Artificial sweeteners replace sugar in diabetic dessert recipes because they do not cause blood sugar to rise, explains WebMD. Such sweeteners include aspartame, sucralose, saccharin, acesulfame potassium and neotame. Stevia is also a no-calorie replacement for sugar, notes Dennis Thompson Jr. for Everyday Health.
Sucralose is a good choice of artificial sweetener for baking, states Thompson Jr. Marketed as Splenda, its granulated form substitutes directly for sugar. Saccharin, acesulfame potassium, sucralose and aspartame all work in hot and cold foods, according to WebMD. However, aspartame poses health risks to people with a condition called phenylketonuria and potentially loses some of its sweetness at high temperatures.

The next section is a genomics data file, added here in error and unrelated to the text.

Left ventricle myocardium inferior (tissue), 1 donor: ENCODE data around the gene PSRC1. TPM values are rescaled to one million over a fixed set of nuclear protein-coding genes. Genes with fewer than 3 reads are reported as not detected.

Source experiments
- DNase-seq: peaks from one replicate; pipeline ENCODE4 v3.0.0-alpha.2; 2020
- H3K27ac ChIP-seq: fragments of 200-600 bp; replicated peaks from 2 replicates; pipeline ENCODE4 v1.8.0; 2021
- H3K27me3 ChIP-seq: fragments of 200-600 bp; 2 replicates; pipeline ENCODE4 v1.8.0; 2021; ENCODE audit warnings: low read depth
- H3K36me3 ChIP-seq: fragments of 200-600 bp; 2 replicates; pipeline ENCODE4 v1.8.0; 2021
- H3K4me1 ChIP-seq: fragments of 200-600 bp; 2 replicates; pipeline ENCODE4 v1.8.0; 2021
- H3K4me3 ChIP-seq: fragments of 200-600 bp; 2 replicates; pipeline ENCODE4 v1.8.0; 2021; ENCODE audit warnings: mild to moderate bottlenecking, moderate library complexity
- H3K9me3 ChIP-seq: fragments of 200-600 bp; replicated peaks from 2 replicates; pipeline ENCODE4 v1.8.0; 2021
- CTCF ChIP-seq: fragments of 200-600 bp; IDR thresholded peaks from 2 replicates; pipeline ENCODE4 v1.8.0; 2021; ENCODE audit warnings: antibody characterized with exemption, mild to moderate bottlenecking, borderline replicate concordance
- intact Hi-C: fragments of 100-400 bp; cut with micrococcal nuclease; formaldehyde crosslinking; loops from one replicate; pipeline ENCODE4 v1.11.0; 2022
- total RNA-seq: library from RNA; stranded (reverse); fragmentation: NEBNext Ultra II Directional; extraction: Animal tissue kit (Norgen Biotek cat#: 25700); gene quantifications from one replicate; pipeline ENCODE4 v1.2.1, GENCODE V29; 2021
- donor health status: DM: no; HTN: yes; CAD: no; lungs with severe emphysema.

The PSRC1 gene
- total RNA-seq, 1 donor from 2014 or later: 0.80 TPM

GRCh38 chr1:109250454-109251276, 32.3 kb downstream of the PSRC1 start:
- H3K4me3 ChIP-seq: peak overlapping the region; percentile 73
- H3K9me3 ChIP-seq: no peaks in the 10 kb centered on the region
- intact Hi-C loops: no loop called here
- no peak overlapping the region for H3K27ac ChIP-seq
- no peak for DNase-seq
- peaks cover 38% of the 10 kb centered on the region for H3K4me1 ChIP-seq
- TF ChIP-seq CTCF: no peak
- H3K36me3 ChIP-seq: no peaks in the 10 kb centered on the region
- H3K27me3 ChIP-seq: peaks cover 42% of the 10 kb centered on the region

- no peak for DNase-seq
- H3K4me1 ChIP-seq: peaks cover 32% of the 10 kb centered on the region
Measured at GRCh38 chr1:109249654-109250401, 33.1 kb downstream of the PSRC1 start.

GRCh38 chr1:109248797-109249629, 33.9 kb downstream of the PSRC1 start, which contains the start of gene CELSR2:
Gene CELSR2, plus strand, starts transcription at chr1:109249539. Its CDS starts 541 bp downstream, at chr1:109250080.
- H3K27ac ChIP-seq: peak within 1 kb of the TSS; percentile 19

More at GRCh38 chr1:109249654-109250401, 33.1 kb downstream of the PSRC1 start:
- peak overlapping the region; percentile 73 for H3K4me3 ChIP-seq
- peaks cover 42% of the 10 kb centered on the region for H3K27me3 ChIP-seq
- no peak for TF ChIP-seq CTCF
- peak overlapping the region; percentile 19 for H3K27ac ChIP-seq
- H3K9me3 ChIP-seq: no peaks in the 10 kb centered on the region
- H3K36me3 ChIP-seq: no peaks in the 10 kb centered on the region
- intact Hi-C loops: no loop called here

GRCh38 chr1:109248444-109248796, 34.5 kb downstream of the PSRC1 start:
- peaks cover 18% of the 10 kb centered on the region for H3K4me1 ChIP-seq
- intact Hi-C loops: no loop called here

Research suggests no-calorie sweeteners are potentially problematic, reports Bridget Murray Law for NBC News. It is possible sucralose leads to weight gain by changing the bacteria of the gut. Additionally, when the body senses sweetness, it prepares to receive a substantial amount of calories that never arrives with artificial sweeteners, prompting the person to eat more.